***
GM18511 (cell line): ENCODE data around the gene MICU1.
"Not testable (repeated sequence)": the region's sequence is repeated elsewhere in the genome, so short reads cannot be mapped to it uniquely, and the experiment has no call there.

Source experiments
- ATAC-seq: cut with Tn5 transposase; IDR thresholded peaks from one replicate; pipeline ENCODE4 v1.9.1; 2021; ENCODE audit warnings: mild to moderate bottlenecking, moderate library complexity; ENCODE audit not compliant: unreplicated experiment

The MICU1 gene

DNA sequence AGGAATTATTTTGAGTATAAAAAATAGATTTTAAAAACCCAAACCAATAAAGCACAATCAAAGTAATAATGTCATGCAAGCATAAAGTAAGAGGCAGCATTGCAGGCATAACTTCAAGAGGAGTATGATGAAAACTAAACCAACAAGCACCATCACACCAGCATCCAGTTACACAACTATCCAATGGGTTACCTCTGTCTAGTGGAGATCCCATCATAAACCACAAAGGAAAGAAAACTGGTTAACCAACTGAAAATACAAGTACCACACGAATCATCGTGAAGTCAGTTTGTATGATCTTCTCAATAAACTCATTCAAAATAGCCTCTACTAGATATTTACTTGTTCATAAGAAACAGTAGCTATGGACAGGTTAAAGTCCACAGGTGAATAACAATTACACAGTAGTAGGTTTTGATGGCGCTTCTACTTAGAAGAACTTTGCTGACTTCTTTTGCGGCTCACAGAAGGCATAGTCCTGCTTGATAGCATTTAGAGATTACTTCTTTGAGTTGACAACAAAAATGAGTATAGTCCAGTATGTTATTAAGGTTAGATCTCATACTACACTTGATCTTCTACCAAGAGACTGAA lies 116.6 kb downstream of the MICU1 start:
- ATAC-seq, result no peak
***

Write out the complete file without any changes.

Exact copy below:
GM18511 (cell line): ENCODE data around the gene MICU1.
"Not testable (repeated sequence)": the region's sequence is repeated elsewhere in the genome, so short reads cannot be mapped to it uniquely, and the experiment has no call there.

Source experiments
- ATAC-seq: cut with Tn5 transposase; IDR thresholded peaks from one replicate; pipeline ENCODE4 v1.9.1; 2021; ENCODE audit warnings: mild to moderate bottlenecking, moderate library complexity; ENCODE audit not compliant: unreplicated experiment

The MICU1 gene

DNA sequence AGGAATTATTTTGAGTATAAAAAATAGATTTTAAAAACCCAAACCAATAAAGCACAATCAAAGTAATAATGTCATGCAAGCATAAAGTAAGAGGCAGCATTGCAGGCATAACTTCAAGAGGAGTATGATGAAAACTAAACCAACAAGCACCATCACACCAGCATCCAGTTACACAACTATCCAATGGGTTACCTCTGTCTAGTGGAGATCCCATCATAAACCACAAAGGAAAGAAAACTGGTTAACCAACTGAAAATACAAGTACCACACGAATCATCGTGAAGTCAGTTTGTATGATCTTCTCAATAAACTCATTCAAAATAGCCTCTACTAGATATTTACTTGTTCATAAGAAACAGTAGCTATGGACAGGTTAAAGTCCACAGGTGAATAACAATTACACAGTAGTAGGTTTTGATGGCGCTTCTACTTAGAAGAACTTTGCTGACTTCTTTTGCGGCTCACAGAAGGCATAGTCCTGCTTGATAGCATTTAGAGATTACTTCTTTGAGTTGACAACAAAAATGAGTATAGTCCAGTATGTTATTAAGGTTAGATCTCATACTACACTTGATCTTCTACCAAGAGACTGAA lies 116.6 kb downstream of the MICU1 start:
- ATAC-seq, result no peak